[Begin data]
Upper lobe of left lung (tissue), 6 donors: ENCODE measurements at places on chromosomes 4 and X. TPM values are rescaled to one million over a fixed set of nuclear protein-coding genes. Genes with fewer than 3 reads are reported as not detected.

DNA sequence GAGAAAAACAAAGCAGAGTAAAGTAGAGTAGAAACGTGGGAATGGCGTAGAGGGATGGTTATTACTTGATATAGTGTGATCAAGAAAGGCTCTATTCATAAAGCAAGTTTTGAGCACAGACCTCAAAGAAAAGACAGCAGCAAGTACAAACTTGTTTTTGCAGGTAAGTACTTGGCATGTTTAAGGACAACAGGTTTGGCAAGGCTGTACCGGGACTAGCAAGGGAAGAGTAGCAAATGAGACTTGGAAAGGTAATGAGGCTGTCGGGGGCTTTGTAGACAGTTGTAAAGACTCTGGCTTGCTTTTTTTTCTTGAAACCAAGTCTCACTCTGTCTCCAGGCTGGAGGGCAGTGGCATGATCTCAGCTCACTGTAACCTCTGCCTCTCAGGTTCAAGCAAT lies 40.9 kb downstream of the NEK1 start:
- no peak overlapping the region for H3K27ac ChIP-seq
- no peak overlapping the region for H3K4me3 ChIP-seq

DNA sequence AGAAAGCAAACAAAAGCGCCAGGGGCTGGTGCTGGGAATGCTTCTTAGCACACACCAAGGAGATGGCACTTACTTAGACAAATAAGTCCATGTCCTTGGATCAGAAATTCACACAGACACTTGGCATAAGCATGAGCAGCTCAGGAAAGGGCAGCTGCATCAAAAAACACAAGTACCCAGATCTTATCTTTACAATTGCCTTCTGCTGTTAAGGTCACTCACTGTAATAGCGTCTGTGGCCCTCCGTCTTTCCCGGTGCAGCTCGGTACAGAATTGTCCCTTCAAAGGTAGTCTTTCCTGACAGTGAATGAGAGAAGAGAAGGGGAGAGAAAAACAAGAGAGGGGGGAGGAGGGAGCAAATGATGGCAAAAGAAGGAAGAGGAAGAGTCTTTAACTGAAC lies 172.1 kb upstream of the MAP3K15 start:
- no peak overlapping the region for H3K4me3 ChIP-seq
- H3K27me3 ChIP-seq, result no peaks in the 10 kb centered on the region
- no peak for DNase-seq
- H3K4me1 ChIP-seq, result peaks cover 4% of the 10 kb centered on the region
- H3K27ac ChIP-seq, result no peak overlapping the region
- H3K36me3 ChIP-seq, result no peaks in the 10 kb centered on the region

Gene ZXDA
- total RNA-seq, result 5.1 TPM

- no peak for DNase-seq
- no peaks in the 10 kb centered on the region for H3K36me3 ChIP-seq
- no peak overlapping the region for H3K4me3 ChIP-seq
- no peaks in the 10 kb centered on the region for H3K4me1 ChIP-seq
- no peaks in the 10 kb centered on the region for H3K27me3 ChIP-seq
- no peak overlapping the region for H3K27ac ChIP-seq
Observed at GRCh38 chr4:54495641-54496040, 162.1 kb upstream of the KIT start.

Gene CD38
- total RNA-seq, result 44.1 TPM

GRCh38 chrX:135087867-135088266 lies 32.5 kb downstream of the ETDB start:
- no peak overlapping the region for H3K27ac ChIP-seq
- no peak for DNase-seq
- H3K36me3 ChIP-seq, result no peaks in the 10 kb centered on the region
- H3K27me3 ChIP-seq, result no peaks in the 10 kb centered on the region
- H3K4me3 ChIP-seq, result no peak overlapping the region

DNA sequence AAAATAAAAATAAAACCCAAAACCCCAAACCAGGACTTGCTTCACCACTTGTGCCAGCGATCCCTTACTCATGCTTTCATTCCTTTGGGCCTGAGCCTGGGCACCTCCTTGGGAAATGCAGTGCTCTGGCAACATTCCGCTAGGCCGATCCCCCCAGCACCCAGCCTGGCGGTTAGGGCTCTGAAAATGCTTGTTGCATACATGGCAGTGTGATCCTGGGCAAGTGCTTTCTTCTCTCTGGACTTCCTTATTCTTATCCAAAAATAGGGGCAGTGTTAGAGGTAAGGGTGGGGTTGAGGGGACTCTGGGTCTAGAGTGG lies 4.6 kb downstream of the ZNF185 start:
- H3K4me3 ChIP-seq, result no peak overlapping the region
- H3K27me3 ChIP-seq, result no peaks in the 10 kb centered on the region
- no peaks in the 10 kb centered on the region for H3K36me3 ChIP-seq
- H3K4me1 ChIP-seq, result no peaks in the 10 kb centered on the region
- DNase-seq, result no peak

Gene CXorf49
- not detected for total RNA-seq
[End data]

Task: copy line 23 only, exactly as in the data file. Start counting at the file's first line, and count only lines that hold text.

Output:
GRCh38 chrX:135087867-135088266 lies 32.5 kb downstream of the ETDB start: